Sunday, April 13, 2014

A Russian fishing show on sponge -- yes sponge -- and hair baits (complete with vid shots of performance in an aquarium), also ideas on making a simple "roll yer own" rod

Sponge lures and similar items:

(After that one you may begin to pick up some Russian words! Red seems to be "krasny . . ." or something like that.)

This vid of a boat fishing session for European Bream and the like may also be interesting:

 In the second video, I am impressed by a design for a simple rod for panfishing, especially the swing-tips:

My thought is, on how something like this can be improvised, in a context where I am thinking on how people may struggle to support their families -- bearing in mind the hard times Russians have repeatedly had.

In that spirit, thoughts on swing/ quiver tips and legered feeders similar to those in the Russian video, from a French site

And, floats:

Taking this further (thinking of a longer, castable rod), we could look at the old Aetna Foulproof guide (often Monel, but Stainless will do -- or a safety pin in a real pinch . . . ) which is more or less like these from Mudhole outfitters:

Flattened "feet" are hard to make, but bend wire back in a narrow "U" and it will do. For a tip-top, bring out the two legs on the same side . . . might work for one-foot guides better than the U-bend idea. To attach, use thread to whip to the rod as is common in rod-building: under-wrap the first end to start then wrap and put a little U in as the end approaches and wrap over it at least 8 - 10 times, then pass the end through the loop and pull it out and clip close, coat with varnish.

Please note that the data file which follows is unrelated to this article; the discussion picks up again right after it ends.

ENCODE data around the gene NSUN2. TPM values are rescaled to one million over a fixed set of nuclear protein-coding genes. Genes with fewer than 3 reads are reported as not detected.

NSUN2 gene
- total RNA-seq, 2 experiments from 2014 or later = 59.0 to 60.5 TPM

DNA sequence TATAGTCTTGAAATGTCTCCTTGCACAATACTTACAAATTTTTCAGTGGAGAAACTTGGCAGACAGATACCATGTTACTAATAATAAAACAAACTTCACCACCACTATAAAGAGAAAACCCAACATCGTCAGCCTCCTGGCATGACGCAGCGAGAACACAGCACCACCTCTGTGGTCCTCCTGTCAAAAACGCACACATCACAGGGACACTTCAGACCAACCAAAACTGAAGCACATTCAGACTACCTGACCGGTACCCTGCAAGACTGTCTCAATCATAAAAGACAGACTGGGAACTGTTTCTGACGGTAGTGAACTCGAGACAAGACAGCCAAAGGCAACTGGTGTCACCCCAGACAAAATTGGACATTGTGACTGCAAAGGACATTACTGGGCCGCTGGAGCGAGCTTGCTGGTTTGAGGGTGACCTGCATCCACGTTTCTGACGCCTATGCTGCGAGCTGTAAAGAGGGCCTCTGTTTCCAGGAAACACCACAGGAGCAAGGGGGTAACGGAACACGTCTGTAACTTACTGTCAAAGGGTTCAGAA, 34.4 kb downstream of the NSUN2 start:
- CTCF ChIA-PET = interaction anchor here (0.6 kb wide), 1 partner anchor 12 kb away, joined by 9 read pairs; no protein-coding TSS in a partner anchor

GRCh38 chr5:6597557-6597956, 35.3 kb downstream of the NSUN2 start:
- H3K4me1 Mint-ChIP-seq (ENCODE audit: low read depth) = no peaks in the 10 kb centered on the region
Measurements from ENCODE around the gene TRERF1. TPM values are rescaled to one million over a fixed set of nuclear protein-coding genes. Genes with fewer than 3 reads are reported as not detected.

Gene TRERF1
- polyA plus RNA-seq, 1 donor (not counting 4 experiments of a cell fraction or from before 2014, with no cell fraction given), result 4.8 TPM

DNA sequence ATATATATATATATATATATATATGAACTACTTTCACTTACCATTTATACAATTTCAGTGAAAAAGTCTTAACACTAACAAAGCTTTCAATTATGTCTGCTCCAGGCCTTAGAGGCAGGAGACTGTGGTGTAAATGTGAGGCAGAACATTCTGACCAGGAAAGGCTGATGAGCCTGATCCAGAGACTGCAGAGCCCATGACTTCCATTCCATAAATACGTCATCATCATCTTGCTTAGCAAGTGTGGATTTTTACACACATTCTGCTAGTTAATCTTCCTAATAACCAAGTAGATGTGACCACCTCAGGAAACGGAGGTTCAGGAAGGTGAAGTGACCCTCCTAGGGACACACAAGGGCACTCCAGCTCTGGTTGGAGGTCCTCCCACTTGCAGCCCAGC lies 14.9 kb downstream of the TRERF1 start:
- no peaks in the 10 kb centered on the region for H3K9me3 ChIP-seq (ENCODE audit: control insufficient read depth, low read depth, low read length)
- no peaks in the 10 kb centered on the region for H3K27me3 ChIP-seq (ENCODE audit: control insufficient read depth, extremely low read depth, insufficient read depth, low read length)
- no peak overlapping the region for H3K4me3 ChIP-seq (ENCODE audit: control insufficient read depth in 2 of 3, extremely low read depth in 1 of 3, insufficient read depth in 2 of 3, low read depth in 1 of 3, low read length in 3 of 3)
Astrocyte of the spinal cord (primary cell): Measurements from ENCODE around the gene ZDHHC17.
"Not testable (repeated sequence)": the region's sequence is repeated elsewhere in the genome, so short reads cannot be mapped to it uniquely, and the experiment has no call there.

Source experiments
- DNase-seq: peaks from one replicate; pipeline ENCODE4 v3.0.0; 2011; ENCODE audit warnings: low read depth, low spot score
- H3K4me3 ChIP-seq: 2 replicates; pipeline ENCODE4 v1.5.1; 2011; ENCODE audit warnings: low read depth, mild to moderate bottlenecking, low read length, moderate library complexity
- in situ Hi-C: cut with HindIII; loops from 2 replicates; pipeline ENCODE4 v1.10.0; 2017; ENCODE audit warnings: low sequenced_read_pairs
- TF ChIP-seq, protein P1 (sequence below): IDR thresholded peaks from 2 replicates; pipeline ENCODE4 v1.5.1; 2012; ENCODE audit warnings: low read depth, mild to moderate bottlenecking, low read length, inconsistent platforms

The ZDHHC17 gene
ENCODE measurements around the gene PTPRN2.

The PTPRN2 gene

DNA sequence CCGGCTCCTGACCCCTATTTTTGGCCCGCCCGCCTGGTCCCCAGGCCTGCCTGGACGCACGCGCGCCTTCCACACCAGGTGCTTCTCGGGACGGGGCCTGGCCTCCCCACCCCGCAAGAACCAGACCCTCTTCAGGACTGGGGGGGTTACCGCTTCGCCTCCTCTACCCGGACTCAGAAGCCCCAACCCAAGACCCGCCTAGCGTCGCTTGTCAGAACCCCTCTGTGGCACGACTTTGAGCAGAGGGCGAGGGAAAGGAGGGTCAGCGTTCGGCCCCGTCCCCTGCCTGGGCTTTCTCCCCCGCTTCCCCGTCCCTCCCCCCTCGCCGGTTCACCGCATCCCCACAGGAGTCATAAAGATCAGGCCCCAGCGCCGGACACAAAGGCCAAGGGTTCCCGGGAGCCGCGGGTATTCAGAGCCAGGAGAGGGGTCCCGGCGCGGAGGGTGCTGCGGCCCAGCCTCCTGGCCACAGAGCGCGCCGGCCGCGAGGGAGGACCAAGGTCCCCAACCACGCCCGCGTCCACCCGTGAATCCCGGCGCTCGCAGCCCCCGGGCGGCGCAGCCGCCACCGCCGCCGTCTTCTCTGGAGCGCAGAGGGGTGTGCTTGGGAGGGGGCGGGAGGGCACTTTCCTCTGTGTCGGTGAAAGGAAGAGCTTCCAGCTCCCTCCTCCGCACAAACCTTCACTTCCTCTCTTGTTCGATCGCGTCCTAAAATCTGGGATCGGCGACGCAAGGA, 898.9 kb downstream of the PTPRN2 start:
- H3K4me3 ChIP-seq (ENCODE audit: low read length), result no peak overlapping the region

A quiver-tip rod extension can be spliced in at the tip, maybe with a fattish rubber sleeve to "break" when a heavy load -- a hooked fish -- is on the rod: stiff enough to hold for nibbles but straightening out after the rubber "breaks" when a fish is "on."

 BTW an advantage of the flexible foulproof is it imposes less of a dead spot on the rod blank. And no, ceramic inserts are not actually a necessity.

It would be easy to extend this to a bamboo or fibreglass or similar pole, giving a "roll yer own" rod. (A rubber hose can be force-fitted over the bottom end to make a handle, or one can do a cord wrap.) 

A simple centre-pin line holder reel can be improvised or bought, and with a turntable can be treated much like an Alvey for casting -- turn it to spin line off the side.  

For a drag, a leather tab can be used as a reel brake, easing the pressure on the proverbial burned thumb. (And yes, in my time I have had my thumb burned from braking a conventional reel in the surf. Hint: first an easy lob and reel-in to get the line wet, or even pour on a bit of fresh water . . . in the surf, salt water is not just corrosive but liable to have fine sand, an abrasive.)

Going whole-hog, you may find the idea of building something like the old calcutta bamboo-pole surf rods interesting, try here. You need the right -- stiff -- kind of canes for those old beasts, often 12+ foot long!

Guides for such a surf rod are often made from welding rods.

With care, such rods can last decades. 

Sparkers for tinkering . . . and for thinking about survival (or even camping or scouting) type situations. END